Derek Chauvin is on trial for George Floyd's death

By Melissa Macaya, Mike Hayes, Melissa Mahtani, Veronica Rocha and Fernando Alfonso III, CNN

Updated 2:23 AM ET, Thu April 8, 2021
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1:10 p.m. ET, April 7, 2021

Use-of-force expert: Floyd's "health was deteriorating" as time went on

LAPD Sgt. Jody Stiger, a use-of-force expert, testified that former police officer Derek Chauvin had an obligation to take into consideration whether George Floyd was in distress when considering to continue the type of force he was applying.

"As the time went on, clearly in the video you could see that Mr. Floyd's medical — his health was deteriorating," Stiger said.

He continued: "His breath was getting lower and his tone of voice was getting lower and his movements were starting to cease, so as the officer on scene, you have to see that something is not right and something has changed drastically to what was occurring earlier so you have a responsibility to take some type of action."

Watch:

12:47 p.m. ET, April 7, 2021

Use-of-force expert: Officers are trained they can put their knee on the shoulder blade area of a suspect

Pool
Pool

During cross-examination, LAPD Sergeant Jody Stiger testified that officers are trained that they can put their knee in between the shoulder blades at the base of the neck of a suspect to hold them on the ground.

Asked by defense attorney Eric Nelson if this was standard police practice to his knowledge, Stiger, a use-of-force expert, said yes.

Later in Stiger's testimony, Nelson showed him an image of an officer holding a suspect down, Stiger added, "officers are always cautioned to stay away from the neck as much as possible." 

12:34 p.m. ET, April 7, 2021

CNN legal analyst: Prosecution should've objected to defense's question about what Floyd said

From CNN's Adrienne Vogt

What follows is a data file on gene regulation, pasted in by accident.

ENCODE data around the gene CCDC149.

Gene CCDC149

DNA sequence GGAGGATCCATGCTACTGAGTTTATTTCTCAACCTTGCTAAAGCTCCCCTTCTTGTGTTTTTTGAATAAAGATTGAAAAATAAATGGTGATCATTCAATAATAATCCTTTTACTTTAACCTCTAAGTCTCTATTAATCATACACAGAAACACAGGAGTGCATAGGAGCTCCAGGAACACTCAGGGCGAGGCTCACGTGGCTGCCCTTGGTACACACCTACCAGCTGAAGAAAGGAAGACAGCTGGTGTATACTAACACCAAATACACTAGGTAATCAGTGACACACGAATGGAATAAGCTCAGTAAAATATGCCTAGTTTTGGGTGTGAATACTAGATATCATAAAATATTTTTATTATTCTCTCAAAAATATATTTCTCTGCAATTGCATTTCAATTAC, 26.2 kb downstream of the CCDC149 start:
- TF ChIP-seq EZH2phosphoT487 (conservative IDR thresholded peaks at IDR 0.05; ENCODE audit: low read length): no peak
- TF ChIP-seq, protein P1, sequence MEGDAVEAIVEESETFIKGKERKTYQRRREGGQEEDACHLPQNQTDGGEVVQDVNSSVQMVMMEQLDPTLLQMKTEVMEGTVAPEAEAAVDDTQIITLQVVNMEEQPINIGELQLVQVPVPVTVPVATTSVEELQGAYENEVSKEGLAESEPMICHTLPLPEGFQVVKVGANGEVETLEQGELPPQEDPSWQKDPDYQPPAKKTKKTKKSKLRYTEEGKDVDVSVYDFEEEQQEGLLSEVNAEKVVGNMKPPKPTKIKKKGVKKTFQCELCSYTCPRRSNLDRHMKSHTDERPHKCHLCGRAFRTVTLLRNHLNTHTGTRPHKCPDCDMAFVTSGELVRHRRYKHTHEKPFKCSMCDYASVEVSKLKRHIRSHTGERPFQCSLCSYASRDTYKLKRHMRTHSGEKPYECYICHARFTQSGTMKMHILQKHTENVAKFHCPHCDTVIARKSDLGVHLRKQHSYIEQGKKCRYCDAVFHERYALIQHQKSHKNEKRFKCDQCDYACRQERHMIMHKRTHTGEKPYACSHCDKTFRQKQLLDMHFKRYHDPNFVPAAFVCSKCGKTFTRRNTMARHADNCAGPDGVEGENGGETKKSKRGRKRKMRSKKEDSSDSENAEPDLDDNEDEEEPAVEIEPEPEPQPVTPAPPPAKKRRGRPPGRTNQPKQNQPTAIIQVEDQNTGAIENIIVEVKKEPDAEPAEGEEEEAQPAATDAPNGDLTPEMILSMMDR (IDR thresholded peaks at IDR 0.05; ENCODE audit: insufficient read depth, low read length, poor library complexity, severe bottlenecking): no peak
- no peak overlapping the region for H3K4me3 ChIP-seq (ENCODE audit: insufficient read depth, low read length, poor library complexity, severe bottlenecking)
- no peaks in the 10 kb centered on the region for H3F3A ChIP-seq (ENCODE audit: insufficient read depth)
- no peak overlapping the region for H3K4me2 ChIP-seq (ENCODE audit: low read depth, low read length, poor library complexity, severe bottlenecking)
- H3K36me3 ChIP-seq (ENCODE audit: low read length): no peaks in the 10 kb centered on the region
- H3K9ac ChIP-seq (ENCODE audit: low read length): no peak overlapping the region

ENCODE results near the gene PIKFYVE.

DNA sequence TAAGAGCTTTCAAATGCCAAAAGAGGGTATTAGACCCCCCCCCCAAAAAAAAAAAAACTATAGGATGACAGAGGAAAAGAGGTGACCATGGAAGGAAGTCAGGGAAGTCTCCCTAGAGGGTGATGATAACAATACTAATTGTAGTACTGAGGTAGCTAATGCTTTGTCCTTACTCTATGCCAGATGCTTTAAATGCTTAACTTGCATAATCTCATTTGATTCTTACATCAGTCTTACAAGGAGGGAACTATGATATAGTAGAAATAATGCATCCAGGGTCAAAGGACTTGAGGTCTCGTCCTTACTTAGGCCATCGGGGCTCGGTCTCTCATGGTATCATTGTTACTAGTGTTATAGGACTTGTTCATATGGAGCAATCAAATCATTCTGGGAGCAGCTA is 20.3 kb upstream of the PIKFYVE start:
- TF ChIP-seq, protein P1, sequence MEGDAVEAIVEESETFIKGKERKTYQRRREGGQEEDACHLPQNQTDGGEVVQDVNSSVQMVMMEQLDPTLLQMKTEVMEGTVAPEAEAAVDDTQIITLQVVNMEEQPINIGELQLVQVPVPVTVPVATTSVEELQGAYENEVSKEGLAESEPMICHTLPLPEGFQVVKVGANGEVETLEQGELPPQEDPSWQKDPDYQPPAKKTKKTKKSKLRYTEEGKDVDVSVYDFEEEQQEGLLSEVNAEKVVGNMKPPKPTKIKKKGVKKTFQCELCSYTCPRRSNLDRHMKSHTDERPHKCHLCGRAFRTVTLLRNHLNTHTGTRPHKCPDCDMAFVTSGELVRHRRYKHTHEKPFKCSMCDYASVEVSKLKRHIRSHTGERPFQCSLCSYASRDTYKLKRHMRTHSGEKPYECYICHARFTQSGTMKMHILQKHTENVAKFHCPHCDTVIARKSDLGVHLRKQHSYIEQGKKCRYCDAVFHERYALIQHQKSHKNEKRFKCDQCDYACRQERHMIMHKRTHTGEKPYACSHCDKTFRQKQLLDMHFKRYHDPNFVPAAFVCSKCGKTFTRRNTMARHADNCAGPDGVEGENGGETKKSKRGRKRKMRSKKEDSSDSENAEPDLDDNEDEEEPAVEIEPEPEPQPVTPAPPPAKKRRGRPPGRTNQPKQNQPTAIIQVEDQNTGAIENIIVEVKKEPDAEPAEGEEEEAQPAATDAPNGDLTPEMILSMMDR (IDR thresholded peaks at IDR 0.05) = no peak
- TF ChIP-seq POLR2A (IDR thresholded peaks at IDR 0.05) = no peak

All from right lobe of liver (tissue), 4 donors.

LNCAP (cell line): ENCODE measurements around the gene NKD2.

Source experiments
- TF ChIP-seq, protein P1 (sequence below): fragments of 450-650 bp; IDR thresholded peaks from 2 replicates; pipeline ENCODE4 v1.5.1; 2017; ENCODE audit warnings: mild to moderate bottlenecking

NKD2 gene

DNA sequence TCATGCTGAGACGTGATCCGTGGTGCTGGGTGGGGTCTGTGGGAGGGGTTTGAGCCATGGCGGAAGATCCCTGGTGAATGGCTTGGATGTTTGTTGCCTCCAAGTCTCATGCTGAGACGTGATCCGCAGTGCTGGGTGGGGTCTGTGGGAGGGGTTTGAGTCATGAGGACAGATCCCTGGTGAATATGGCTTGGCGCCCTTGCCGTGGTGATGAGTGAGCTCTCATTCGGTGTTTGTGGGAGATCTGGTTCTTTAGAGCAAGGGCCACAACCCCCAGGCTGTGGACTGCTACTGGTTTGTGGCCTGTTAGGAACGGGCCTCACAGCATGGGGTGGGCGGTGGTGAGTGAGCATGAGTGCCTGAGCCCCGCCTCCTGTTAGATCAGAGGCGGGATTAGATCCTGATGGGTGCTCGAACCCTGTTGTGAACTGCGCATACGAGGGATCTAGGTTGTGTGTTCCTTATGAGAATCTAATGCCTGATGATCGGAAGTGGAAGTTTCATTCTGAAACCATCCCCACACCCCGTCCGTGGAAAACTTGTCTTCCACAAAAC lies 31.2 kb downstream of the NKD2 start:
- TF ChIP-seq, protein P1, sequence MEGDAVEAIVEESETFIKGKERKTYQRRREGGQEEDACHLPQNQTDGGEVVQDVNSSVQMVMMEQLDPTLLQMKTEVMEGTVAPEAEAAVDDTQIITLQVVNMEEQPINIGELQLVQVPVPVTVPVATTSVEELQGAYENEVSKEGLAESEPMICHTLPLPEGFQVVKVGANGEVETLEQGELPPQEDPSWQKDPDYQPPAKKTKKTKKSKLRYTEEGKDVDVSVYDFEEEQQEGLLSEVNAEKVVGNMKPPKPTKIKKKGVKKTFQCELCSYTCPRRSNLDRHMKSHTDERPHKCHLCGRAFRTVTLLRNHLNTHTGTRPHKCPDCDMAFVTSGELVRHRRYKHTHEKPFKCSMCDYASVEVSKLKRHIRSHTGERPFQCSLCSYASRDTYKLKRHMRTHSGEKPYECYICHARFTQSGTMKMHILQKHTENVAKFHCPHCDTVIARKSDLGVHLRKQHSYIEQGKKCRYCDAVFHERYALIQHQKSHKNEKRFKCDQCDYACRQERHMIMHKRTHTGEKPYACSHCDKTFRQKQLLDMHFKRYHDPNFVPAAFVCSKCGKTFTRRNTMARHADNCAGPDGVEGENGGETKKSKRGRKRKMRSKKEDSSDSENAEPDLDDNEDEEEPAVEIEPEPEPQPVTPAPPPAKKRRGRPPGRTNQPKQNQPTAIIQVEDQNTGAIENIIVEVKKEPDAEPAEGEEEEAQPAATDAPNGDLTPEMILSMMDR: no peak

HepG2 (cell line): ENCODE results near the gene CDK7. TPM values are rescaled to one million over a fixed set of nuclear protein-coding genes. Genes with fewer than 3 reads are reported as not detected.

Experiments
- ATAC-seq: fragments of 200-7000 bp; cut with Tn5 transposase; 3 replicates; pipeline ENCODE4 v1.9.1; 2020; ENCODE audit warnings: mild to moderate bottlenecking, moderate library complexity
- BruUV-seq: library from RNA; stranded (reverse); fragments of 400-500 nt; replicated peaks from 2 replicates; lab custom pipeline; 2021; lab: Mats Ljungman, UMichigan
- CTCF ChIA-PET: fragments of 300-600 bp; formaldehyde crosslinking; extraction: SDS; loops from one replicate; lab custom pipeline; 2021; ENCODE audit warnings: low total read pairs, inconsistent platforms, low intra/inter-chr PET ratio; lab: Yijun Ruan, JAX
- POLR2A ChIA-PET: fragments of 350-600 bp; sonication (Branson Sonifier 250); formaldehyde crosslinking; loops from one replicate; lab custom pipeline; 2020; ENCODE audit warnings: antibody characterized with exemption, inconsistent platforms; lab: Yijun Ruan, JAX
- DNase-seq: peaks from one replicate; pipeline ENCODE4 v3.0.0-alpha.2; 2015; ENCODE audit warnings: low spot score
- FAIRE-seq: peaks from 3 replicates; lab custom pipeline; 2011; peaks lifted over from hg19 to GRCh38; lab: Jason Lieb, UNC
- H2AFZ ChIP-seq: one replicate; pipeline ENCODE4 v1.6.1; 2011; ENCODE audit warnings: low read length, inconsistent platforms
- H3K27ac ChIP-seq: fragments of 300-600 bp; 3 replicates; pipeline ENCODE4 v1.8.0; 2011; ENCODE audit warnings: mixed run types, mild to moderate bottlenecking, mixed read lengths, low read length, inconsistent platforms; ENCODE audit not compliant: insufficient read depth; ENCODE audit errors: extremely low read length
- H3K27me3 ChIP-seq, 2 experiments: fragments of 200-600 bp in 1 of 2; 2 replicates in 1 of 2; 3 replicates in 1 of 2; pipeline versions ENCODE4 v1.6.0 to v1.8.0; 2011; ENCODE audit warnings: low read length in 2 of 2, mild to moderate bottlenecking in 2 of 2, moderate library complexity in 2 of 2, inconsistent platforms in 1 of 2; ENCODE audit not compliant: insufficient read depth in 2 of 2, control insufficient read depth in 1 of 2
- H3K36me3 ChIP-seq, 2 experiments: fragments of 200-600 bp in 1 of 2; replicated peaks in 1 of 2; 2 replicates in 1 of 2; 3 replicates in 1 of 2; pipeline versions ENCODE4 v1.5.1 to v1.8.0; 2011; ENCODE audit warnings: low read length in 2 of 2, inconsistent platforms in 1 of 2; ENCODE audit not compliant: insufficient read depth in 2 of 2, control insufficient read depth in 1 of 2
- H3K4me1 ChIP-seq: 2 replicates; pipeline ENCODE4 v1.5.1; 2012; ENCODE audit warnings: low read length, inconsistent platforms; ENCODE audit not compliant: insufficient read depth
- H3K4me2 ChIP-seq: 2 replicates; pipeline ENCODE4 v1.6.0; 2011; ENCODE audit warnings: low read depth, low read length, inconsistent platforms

From left, LAPD Sgt. Jody Stiger and defense attorney Eric Nelson.
From left, LAPD Sgt. Jody Stiger and defense attorney Eric Nelson. Pool

While cross-examining use-of-force expert LAPD Sgt. Jody Stiger, defense attorney Eric Nelson showed body camera video of George Floyd. Nelson asked Stiger if he could interpret what Floyd was saying at that time, saying, “Does it sound like he says ‘I ate too many drugs’?” Stiger said he could not make out what Floyd was saying. 

The prosecution should’ve immediately objected to Nelson’s questioning, according to CNN senior legal analyst Laura Coates. 

“The idea that you’re going to introduce testimony through the actual attorneys is not what you’re entitled to do,” Coates said to CNN’s Kate Bolduan.

By including his interpretation of what Floyd was saying, “it lingers,” Coates said. “And again, prosecutors have to be very careful about what lingers,” she said.

“If you’re the jury and that’s out there, on redirect, it’s got to be addressed immediately,” she added. 

Watch:

12:11 p.m. ET, April 7, 2021

8 current or former police officers have testified against Chauvin. This expert says it's not rare.

From CNN's Aditi Sangal

Eight current or former officers have testified against former Minneapolis Police officer Derek Chauvin in his trial over George Floyd's death.

While it may seem rare, CNN law enforcement analyst Charles Ramsey, a former Philadelphia Police Commissioner, says officers speak against their colleagues "more often than you would think." The difference, he says, is that most of those hearings are not televised.

"This is a televised criminal trial. We don't get many of those just in general," Ramsey explained. "Most testimony occurs in policing during an arbitration hearing. That's when a chief would testify if they fired or suspended an individual, a commander would testify, someone from internal affairs would testify. But that's all behind closed doors. So it happens all the time. But it is just not public when it happens. So this notion that no one ever talks or speaks against another police officer is just simply not true."

He added: "Now, it doesn't happen as often as it should. Granted. There are times when cops see things and they do not report it. There's no questions about that. But I think in terms of testifying, it happens more often than you would think."

12:02 p.m. ET, April 7, 2021